A mangosteen, one of many purported "superfruits." (www.thirteenmonths.com )
Maqui, mangosteen, lingonberry -- superfruits! Though the scientific jury’s out on whether these superhero fruits are any better than the common kind, one thing is clear: A lot of the mystique is about marketing, as an article by Karen Ravn in The Times' Saturday section explained. Another fact that's evident: Their names invite punning.
A recent conversation between writer and editor while crafting the aforementioned story on the superfruit trend:
W: have a superweekend.
E: Acai ya later!
W: You maqui me laugh.
E: Goji on with you.
W: No, really, I liked your chokeberry much!
E: It's lingonberry good that your article will run on the 31st.
W: I don't believe jujube putting me on.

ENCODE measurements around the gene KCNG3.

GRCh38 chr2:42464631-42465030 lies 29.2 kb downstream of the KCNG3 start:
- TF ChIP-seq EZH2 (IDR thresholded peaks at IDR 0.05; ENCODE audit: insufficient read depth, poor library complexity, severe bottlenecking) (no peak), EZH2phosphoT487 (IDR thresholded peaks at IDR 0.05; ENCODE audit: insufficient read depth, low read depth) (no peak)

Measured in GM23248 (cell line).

E: We’ll even pay you, because we're in the blackcurrantly.
W: To lychee's own, but this is a favorite with me.
E: You win. Take a bao, baby.
W: Am i blue? berry! what's left to try?
E: I don’t think we can get noni more out of this.
W: So that was the last straw? berry well.
Ravn's story explained that:
a) "Superfruit" is a marketing term and that the first anointed superfruit was the blueberry;
b) some are now promoting fruits they call “extreme superfruits”;
and c) the high levels of antioxidants in the fruits (which may help ward off cancers and other diseases) don’t necessarily mean they are better for you than fruits with lower antioxidant counts. Maybe at a certain level we max out, and adding more doesn’t help.
Superfruits, of course, are not to be confused with the now-highly popular raspberry ketones, touted as being a "miracle fat-burner in a bottle," though you will find ketones in fruits, and not just raspberries. They are among the chemicals responsible for fruity aromas and tastes.